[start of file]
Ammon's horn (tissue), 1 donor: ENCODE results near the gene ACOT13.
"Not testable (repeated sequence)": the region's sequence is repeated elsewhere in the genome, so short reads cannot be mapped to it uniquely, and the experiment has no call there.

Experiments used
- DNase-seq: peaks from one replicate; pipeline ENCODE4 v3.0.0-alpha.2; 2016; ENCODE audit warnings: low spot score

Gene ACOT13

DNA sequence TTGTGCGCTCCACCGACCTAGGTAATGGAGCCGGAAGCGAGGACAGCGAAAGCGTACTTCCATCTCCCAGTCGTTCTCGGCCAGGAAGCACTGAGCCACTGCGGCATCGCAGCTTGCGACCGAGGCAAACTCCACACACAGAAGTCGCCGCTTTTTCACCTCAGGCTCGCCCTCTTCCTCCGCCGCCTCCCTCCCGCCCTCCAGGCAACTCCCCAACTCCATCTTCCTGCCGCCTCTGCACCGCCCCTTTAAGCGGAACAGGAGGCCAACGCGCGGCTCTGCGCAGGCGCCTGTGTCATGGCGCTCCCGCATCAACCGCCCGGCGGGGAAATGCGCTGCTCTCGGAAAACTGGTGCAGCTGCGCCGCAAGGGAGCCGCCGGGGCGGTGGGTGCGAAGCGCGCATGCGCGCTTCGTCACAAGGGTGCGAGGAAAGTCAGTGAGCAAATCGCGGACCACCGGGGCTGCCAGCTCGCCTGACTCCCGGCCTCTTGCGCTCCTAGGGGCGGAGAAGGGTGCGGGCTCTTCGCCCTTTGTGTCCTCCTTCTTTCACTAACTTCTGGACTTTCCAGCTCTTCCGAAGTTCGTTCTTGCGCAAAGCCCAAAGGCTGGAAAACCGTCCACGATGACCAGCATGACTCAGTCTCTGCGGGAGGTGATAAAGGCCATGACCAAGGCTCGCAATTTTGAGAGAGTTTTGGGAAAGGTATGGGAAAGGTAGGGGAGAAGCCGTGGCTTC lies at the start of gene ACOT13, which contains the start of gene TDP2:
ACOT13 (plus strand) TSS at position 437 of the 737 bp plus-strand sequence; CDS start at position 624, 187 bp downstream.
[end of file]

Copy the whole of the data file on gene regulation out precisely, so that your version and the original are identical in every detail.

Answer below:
Ammon's horn (tissue), 1 donor: ENCODE results near the gene ACOT13.
"Not testable (repeated sequence)": the region's sequence is repeated elsewhere in the genome, so short reads cannot be mapped to it uniquely, and the experiment has no call there.

Experiments used
- DNase-seq: peaks from one replicate; pipeline ENCODE4 v3.0.0-alpha.2; 2016; ENCODE audit warnings: low spot score

Gene ACOT13

DNA sequence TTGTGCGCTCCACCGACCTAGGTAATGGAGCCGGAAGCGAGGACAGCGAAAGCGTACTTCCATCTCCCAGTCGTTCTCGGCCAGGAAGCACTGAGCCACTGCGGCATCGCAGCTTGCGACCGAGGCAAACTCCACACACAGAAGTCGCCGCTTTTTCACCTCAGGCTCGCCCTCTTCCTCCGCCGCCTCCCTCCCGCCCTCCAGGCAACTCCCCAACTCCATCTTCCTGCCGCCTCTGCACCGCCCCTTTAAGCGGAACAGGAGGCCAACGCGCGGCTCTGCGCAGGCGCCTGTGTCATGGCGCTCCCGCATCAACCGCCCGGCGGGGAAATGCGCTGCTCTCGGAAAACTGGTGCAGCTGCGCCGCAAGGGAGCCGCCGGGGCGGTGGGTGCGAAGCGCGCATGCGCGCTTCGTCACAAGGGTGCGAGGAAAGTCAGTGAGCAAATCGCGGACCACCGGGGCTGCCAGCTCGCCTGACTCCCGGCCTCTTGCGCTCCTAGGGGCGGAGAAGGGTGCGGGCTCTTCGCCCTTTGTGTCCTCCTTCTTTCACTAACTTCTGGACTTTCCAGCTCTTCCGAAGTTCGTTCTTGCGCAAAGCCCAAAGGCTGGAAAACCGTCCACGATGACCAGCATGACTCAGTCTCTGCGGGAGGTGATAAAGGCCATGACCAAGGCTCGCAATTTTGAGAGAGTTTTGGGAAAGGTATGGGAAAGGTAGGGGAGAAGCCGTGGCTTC lies at the start of gene ACOT13, which contains the start of gene TDP2:
ACOT13 (plus strand) TSS at position 437 of the 737 bp plus-strand sequence; CDS start at position 624, 187 bp downstream.